Beautifully Intimate “Passing Strange” Serves up a Heaping Bowl of “The Real”

Reviewed By: Stephen Bleau-Visser

Passing StrangeFriday night, a group of incredibly talented independent artists collaborated to bring forth a powerful, thought-provoking rendition of Stew and Heidi Rodewald’s Passing Strange. This Tony – Award winning musical can be challenging to produce because of its extremely ambitious score, and the physical and mental endurance it requires of its actors. Yet if Artistic Director Harvey’s brilliant rendition of this trip on existentialism were any indication, it would appear this troupe was more than up to the task.

Passing Strange follows a boy who is on a trip of self-discovery across Europe and who learns much about himself on the way. His story is told through a perfect combination of song and speech. The Narrator (Melanie Jones) was positioned on the stage left side of the stage segregating the narrator perfectly from the action. Jones provided stellar vocals and the perfect amount of swagger to bring this rock and roll storyteller to life.

We certainly appreciated the subtle parallelisms between the Narrator and The Youth (Harvey) with their matching bright yellow Keds, suggesting that our Narrator is more than just someone telling this story but someone who has lived it. Harvey, a veteran of the Flint Theatre scene couldn’t have portrayed this character more completely. Every movement was executed with beautiful precision. Her chilling vocals will leave you vulnerable, and her stunning characterization makes it look effortless.

Then there is the pivotal character of Mother (Carmen Brown). This character is difficult because most of the actions of The Youth are based solely on the dynamic between him and his mother. Brown does this role absolute justice. She is starkly funny in the role, and embodies all the caricatures the script has laid out for her perfectly. Seemingly able to capture all of the tenderness, Brown brings such an authenticity to the role that she may make you cry in this character that so many of us can relate to.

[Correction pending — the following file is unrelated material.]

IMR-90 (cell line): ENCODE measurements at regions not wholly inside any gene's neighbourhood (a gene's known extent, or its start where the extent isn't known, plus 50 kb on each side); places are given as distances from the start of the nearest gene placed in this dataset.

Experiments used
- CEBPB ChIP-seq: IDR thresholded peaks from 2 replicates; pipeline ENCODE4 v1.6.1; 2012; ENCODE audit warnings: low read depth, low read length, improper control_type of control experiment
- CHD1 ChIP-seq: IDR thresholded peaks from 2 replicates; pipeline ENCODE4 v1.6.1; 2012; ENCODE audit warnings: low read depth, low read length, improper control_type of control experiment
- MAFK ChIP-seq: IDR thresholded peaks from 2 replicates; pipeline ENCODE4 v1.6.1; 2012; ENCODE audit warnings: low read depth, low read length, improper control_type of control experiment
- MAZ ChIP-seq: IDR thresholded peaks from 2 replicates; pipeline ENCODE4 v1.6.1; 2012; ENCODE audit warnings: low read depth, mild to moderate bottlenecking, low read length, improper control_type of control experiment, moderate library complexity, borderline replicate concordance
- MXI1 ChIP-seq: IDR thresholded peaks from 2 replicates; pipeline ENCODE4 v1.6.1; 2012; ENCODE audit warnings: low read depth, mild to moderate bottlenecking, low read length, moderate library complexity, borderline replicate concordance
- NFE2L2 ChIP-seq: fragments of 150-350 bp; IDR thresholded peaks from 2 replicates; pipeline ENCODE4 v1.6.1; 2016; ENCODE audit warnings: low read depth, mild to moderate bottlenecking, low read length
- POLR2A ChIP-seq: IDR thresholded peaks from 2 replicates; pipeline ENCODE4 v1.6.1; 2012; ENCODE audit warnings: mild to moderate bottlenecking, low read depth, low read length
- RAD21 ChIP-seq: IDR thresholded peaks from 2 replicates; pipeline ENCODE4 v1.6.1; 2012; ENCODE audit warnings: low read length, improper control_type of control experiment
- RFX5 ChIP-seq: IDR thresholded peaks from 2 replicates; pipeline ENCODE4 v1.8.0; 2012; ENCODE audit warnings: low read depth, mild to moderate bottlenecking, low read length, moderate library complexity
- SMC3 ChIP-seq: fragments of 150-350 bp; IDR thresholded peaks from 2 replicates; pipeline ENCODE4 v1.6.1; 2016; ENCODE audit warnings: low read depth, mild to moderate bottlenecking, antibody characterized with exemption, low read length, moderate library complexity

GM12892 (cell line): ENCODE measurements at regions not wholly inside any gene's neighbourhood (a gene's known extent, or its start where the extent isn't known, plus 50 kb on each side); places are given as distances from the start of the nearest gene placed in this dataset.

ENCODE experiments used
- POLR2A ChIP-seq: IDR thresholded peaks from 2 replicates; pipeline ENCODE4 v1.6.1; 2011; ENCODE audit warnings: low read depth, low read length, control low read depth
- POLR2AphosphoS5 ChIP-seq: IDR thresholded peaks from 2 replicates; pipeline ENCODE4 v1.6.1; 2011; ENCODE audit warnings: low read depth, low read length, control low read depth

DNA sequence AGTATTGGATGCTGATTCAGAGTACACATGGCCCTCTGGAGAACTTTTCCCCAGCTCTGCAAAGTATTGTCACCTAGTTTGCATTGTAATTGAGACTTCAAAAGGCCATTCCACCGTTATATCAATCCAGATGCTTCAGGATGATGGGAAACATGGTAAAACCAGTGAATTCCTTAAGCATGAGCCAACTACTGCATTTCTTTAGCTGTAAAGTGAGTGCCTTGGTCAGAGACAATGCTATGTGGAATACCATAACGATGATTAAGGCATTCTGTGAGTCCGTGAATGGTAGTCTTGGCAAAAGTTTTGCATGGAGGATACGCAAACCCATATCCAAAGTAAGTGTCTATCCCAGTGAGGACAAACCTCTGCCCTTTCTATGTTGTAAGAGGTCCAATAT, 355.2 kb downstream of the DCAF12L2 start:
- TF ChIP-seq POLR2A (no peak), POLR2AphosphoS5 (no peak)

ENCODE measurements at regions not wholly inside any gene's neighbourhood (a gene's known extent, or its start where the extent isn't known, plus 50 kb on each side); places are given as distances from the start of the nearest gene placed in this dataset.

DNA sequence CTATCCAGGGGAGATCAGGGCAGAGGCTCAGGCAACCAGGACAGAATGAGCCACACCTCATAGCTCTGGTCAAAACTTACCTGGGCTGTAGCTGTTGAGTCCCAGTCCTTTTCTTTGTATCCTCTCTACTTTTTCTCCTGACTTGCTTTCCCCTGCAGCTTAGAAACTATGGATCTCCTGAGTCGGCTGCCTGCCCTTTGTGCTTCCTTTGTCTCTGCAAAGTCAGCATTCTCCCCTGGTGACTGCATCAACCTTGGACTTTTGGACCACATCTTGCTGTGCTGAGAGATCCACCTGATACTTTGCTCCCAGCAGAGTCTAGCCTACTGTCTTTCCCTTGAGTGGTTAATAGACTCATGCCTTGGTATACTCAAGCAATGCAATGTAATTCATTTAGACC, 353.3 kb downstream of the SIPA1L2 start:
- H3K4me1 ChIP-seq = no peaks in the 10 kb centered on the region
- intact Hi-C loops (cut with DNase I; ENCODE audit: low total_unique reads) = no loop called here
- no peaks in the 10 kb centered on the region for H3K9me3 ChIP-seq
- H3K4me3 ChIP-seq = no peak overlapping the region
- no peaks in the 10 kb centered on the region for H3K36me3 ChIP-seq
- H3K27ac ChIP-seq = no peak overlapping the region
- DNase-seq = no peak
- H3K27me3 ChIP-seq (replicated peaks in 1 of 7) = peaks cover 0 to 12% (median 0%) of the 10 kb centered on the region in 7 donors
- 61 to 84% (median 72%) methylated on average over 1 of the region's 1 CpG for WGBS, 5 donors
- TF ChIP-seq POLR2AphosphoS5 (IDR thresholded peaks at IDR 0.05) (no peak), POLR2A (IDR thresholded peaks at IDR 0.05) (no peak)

Rounding out the cast is an incredible ensemble consisting of Jonathan Mateen II, JoJo Bee, Re- C, and Lewis Clay. They work together flawlessly to set up the many difficult characters that must transform The Youth into the Narrator. While they were all phenomenal talents, notable scenes first included JoJo Bee, incredible as Mariana, and displaying significant acting prowess. Also, as Desi, Re-C was perfect. Maybe it’s the feminist in me, but the book has written some very powerful female characters, and the actors were up to the challenge. Jonathan Mateen II was especially notable as Frederick, the closeted preacher’s son who led the choir, and Lewis Clay as Christophe. The core was never more entertaining than in their huge ensemble song “We Just Had Sex”. This upended the entire audience at the extremely quaint Local 432 venue in the heart of Flint, Michigan.

If you are impressed by real theatre, and you wish to be moved by some pretty heavy art, get down to the Local 432 this weekend to see this incredible troupe accompanied by a remarkable ensemble of musicians (Anthony Fiemster, Ethan Martin, Tyler Robinson, and Tarrence Smith). The troupe and their band will blow your socks off. Bring tissues, and maybe a chair. Standing room only!

Passing Strange continues this weekend at the Local 432! Warning: The language is strong. There are also strong sexual themes present.

 

 

 

 

 

 

 

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